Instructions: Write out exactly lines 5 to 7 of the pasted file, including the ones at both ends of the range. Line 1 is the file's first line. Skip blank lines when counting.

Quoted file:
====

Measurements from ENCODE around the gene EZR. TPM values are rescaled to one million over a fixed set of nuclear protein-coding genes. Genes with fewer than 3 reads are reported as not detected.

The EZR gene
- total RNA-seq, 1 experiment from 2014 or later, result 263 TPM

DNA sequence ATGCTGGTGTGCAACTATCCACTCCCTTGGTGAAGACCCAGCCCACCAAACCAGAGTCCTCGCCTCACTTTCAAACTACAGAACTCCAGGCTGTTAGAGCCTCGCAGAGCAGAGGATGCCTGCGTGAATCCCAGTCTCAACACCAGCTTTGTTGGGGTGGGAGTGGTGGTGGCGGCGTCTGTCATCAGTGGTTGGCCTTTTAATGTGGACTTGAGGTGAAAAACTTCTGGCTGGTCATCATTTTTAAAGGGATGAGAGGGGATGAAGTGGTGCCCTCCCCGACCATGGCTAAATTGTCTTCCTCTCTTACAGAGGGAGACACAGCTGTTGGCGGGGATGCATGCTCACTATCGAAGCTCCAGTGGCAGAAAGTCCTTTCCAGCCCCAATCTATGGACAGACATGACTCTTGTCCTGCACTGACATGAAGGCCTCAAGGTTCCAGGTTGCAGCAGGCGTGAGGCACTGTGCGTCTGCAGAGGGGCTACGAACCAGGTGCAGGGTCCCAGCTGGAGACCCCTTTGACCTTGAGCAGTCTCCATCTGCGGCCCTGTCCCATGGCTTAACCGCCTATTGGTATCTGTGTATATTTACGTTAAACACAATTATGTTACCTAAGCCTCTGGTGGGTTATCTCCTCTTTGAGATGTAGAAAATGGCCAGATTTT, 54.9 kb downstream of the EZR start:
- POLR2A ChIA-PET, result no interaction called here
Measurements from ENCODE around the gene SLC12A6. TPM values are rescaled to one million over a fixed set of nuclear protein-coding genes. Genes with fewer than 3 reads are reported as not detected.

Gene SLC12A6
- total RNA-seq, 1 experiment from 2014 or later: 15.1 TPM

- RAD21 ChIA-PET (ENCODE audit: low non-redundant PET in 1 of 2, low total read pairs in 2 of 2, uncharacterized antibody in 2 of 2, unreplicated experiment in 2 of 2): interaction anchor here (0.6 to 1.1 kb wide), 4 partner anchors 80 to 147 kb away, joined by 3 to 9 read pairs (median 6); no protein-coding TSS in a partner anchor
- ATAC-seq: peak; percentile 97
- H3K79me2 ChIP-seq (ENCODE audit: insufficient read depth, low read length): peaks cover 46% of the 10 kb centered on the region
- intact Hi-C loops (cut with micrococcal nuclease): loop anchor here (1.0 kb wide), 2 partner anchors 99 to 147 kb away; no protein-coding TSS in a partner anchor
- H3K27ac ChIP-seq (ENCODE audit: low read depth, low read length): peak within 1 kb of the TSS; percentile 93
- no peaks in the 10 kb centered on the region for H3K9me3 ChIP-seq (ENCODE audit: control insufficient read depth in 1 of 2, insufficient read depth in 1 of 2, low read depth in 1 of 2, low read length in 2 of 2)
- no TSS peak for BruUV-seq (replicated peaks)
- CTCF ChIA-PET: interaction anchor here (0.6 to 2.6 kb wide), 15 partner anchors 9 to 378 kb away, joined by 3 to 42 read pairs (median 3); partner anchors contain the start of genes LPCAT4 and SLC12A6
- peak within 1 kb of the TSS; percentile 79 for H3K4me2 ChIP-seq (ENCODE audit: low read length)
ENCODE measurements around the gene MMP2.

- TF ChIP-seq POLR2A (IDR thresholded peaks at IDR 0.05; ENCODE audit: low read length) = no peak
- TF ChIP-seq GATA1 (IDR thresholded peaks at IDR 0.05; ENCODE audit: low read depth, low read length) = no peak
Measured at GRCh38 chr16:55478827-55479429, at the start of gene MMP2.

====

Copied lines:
- POLR2A ChIA-PET, result no interaction called here
Measurements from ENCODE around the gene SLC12A6. TPM values are rescaled to one million over a fixed set of nuclear protein-coding genes. Genes with fewer than 3 reads are reported as not detected.

Gene SLC12A6